Welding is a well-established material process that involves high heat to join two or more parts together. Because of the uneven heat and temperature distribution involved, the final product is always affected by the presence of an intrinsic stress state, even in absence of any external load (residual stress), that may affect its durability.
Researchers and manufacturers have striven to mitigate the presence of residual stress in welded structures for years, primarily in fusion-based welding. In this respect, over the last years, remarkable achievements have been focussing on the revisitation and development of new solid-state welding technologies; a broad class of methods allowing materials to be joined below their melting point. More recently, the sophisticated hybrid metal and extrusion bonding (HYB) was developed. HYB is based upon the core technology of the consolidated friction stir welding (FSW) but, it employs an external filler material to consolidate the weld.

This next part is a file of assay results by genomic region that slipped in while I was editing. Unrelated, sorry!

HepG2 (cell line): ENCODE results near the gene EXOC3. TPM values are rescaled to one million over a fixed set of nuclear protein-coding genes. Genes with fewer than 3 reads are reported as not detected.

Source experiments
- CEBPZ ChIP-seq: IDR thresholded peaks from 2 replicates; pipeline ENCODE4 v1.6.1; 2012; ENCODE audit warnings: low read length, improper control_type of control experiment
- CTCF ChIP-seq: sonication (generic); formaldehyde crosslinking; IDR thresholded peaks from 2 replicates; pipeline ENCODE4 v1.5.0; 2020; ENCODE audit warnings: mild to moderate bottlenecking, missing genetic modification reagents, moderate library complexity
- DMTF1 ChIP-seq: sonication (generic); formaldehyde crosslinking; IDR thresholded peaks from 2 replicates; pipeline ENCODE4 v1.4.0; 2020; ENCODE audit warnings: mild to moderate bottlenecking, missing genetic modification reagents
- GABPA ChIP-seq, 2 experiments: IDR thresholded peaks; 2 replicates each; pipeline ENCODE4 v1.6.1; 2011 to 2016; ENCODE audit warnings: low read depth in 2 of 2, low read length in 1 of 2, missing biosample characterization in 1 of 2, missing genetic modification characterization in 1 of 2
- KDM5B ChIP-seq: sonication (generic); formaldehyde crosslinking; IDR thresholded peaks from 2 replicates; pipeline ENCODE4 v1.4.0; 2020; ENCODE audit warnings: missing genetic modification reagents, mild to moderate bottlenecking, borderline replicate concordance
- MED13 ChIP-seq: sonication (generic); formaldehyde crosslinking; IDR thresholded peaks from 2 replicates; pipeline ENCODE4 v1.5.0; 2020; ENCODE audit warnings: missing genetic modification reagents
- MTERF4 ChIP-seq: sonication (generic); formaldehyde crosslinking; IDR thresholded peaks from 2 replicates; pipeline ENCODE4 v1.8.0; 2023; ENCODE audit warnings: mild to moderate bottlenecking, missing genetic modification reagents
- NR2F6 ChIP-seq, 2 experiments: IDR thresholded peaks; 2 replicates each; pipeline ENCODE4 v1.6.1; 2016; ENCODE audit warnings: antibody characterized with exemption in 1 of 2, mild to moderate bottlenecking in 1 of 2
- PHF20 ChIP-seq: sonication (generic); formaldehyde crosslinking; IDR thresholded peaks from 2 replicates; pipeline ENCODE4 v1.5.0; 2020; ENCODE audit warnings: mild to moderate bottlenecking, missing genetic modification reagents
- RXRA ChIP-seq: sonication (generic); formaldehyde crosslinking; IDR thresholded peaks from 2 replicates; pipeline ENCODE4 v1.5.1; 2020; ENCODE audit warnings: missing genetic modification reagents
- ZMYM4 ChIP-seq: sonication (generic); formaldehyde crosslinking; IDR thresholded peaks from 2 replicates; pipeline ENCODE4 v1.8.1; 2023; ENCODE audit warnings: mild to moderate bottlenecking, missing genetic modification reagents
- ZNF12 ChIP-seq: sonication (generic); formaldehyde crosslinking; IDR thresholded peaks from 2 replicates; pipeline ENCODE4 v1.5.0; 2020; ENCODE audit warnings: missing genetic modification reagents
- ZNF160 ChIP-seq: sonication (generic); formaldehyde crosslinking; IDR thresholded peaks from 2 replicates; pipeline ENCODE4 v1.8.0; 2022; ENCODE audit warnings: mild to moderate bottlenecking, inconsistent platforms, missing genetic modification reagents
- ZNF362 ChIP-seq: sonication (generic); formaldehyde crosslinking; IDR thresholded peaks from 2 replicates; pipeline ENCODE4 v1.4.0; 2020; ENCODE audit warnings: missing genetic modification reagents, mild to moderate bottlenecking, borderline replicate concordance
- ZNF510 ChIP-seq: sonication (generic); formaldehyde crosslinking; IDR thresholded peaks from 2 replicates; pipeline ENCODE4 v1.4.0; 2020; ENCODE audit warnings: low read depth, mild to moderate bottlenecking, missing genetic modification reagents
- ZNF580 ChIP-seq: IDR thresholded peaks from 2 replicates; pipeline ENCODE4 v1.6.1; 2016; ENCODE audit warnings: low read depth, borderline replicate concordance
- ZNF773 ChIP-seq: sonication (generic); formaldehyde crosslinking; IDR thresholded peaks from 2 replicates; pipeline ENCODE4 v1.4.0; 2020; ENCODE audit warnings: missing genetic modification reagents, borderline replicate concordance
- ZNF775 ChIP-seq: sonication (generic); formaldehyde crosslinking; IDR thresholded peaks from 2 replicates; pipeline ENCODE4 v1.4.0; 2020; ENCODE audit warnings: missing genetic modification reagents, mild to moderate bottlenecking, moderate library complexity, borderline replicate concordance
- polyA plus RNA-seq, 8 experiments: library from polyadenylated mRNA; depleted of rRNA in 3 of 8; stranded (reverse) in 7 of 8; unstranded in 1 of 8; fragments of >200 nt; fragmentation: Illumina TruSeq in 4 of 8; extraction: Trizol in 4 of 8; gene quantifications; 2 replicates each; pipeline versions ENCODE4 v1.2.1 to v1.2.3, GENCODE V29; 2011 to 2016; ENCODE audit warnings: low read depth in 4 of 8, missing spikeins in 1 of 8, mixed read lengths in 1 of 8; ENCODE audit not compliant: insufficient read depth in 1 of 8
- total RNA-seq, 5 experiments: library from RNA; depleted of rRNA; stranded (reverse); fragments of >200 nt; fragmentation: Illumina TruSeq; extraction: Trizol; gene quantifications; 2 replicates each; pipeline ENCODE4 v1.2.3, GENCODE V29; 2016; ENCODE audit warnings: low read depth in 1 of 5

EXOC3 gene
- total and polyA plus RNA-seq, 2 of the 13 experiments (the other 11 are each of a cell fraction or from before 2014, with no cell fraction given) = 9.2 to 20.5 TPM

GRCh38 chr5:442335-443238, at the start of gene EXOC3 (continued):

Although the presence of residual stress is less severe compared with fusion-based wending, its assessment is of fundamental importance to predict the global structural performance of the joint. Currently, a wealth of literature is available on FSW-induced residual stress, but no one has addressed the investigation of those HYB-induced. This research tries to fill this gap by tackling, for the first time, the evaluation of HYB-induced residual stress and trying to explain how this stress is originated.
A. Tognan, L. Sandnes, G. Totis, M. Sortino, F. Berto, Ø. Grong, E. Salvati. Evaluation and Origin of Residual Stress in Hybrid Metal and Extrusion Bonding and Comparison with Friction Stir Welding. (2022). International Journal of Mechanical Sciences. DOI: 10.1016/j.ijmecsci.2022.107089